This begs the question: who lives along the route that Keystone was supposed to traverse?
Like the Dakota Access Pipeline, the Keystone XL’s blueprints run through the Sioux Nation Lands. These territories are protected under the Treaties of Fort Laramie 1851 and 1868. Indigenous people have declared the infringement on Sioux territorial sovereignty to be an act of war by both the American government and the foreign company, TransCanada. Although neither Obama nor Biden has cited the violation of Indigenous sovereignty and legal obligation in their deferment of Keystone, we must consider the violation of Indigenous rights and livelihood the central problem with the pipeline.
Chris Bloomer, president and chief executive of the Canadian Energy Pipeline Association, has bemoaned the decade-long protest against the construction of Keystone. “It seems that no matter what the industry does, there’s no basis for a middle ground or compromise,” he noted. “The appetite among environmentalists to shut things down is insatiable.” What Bloomer and others who now defend the building of Keystone in Canadian media fail to realize is this: there is no compromise when it comes to the land. Many Indigenous people consider the land, water, and air to be close relatives and take the protection of the environment we all depend on to survive as a sacred duty.
The cancellation of the pipeline is ultimately a success won by Indigenous leaders in their long fight against Keystone. Goldtooth noted, “I feel ecstatic. This has been a hard fight for over ten years. It has involved so many people, so many First Nations, Indigenous folks, I can’t help but feel ecstatic that that fight and all the arguments that we made were vindicated, so it’s a tremendous win for us.”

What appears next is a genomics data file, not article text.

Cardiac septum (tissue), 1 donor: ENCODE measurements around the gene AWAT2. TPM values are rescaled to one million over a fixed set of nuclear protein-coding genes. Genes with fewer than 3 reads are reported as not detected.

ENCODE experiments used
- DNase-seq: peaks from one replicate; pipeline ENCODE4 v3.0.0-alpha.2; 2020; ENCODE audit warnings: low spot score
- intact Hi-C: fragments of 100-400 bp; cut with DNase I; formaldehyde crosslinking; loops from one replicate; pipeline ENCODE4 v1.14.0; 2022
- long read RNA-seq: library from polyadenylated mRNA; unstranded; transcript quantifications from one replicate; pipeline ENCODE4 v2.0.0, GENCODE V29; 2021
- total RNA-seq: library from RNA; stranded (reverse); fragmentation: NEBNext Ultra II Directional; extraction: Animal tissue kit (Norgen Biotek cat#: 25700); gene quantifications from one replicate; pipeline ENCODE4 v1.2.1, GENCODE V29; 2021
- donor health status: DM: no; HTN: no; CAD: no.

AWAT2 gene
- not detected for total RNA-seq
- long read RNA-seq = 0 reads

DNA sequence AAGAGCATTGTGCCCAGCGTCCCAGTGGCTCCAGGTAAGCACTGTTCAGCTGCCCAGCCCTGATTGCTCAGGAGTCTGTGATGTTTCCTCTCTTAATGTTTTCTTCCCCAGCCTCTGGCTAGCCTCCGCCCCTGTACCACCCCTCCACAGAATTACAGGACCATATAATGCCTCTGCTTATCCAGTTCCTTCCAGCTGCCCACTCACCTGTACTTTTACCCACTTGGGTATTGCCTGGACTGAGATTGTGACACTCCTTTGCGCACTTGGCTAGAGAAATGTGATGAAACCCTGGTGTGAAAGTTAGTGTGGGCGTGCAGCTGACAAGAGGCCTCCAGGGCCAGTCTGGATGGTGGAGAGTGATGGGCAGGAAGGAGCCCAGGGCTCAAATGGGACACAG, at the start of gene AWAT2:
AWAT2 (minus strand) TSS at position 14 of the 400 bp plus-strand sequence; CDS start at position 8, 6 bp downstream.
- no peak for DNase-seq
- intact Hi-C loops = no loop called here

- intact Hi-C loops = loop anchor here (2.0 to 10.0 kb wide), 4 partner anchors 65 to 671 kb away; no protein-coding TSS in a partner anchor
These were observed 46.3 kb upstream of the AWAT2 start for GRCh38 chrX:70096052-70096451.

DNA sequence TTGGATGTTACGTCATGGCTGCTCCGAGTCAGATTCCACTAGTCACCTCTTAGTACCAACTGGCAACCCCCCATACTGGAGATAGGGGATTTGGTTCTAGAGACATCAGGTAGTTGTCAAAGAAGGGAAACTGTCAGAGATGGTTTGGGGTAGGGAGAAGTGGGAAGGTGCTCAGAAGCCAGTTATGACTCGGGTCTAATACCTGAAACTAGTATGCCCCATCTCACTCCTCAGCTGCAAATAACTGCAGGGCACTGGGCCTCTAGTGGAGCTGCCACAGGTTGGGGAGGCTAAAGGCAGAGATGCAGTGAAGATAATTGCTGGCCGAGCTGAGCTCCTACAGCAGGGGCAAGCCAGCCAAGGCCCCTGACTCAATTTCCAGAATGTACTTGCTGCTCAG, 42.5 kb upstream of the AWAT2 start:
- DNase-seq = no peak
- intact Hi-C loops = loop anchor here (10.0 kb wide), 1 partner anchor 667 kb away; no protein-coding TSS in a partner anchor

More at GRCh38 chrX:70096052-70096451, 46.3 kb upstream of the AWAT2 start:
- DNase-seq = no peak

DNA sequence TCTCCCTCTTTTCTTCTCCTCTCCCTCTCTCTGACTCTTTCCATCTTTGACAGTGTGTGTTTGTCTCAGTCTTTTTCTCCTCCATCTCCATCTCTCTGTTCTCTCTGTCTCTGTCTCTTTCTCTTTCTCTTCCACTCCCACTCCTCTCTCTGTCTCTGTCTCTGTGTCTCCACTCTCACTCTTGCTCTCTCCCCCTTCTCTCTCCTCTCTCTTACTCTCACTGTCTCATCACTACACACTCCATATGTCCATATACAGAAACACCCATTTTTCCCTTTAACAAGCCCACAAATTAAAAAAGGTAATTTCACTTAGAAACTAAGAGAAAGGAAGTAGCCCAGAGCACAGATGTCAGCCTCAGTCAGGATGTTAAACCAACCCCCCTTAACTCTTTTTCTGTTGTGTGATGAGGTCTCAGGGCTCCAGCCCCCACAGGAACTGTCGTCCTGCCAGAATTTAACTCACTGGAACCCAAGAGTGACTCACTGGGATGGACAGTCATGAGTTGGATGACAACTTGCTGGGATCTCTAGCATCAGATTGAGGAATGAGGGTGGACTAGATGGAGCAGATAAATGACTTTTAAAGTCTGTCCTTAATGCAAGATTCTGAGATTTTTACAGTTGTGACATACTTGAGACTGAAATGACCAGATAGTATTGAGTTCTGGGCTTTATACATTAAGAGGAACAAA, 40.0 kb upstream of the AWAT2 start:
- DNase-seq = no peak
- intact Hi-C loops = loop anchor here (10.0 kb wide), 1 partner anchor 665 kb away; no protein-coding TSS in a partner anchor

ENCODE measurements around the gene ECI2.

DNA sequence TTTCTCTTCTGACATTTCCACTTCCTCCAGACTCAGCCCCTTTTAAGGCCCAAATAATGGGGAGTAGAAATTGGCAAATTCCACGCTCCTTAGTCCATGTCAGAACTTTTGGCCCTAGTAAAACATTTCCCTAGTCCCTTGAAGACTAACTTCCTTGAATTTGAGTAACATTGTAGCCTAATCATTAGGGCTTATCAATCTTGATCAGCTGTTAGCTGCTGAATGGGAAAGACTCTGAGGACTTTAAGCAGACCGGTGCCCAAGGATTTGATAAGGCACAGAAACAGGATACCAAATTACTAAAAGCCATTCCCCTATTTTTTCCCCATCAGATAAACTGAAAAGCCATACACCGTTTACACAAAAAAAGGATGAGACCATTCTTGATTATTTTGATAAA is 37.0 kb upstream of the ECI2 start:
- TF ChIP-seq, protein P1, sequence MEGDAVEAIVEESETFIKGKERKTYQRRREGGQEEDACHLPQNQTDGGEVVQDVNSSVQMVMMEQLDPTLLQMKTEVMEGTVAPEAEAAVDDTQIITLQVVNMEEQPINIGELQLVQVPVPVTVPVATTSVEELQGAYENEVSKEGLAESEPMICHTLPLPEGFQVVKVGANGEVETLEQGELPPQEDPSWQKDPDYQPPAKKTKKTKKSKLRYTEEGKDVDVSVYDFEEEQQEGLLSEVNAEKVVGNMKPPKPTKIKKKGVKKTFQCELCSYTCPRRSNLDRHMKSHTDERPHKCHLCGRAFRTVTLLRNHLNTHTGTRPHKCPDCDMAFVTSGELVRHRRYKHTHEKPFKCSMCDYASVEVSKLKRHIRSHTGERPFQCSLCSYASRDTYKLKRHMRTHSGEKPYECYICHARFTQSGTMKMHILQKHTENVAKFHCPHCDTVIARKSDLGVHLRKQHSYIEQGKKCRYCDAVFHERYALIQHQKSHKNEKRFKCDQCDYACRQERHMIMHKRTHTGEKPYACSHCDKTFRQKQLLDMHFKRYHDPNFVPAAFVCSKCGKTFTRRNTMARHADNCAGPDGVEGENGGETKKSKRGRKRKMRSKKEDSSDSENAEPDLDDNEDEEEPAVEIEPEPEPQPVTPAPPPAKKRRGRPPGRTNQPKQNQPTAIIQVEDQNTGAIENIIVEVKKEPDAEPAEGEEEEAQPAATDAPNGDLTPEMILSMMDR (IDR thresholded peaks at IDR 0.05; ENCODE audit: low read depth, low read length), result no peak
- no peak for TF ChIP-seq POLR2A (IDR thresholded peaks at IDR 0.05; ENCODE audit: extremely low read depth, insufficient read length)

Despite Indigenous rights being virtually cut out of the United Nations climate deal, Indigenous people continue to do the most vital work to stop monumentally damaging projects like the Keystone XL pipeline. Calls to “keep it in the ground” have echoed across the land for more than a decade in protest of a project that has now been stopped. The Canadian media, academics, and leaders must take a moment to pause and consider what they really mean when they say this executive order is a “loss” for Canada. Curbing the effects of climate change will require innovation, hard work, resources, and tangible sacrifices. It must be done with respect for Indigenous rights and sovereignty. We cannot continue to rely on destructive projects like the Keystone XL pipeline. Canada no longer exists in a fireproof house or a Nash equilibrium, waiting for other players to make the first move in some kind of hypothetical game that excuses us from taking action. Going forward, Canada needs to emphasize the consent and leadership of Indigenous nations and communities in this work. It will take focus and cooperation to make sure our children, and our children’s children, will have a planet left to live on.
Ella Hartsoe is a Master of Global Affairs student at the Munk School and is interested in Indigenous activism, global climate policy, and international law.